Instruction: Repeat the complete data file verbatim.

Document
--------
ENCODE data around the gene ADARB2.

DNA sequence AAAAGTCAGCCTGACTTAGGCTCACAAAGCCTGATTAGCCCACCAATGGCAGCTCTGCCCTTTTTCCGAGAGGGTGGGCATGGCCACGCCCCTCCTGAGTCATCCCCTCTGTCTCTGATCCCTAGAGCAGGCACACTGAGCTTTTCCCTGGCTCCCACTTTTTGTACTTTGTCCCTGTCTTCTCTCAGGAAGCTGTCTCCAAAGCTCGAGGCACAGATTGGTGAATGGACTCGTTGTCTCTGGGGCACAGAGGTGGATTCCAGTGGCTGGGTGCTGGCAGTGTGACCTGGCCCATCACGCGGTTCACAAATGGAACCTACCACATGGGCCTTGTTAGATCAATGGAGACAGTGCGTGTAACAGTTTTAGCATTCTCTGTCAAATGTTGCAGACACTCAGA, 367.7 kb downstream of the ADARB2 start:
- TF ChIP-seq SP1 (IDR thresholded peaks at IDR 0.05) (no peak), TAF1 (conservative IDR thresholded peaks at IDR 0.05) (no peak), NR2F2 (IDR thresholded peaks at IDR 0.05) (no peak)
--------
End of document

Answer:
ENCODE data around the gene ADARB2.

DNA sequence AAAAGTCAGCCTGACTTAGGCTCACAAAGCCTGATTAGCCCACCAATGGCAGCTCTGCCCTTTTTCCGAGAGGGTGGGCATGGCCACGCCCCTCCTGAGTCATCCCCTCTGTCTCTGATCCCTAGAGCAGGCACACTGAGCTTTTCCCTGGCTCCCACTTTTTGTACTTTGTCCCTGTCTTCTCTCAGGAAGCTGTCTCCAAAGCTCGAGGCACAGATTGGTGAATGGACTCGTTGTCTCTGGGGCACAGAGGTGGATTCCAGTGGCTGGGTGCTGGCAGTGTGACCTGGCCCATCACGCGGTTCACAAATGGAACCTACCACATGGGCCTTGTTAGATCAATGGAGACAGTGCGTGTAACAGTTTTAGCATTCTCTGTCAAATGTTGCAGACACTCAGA, 367.7 kb downstream of the ADARB2 start:
- TF ChIP-seq SP1 (IDR thresholded peaks at IDR 0.05) (no peak), TAF1 (conservative IDR thresholded peaks at IDR 0.05) (no peak), NR2F2 (IDR thresholded peaks at IDR 0.05) (no peak)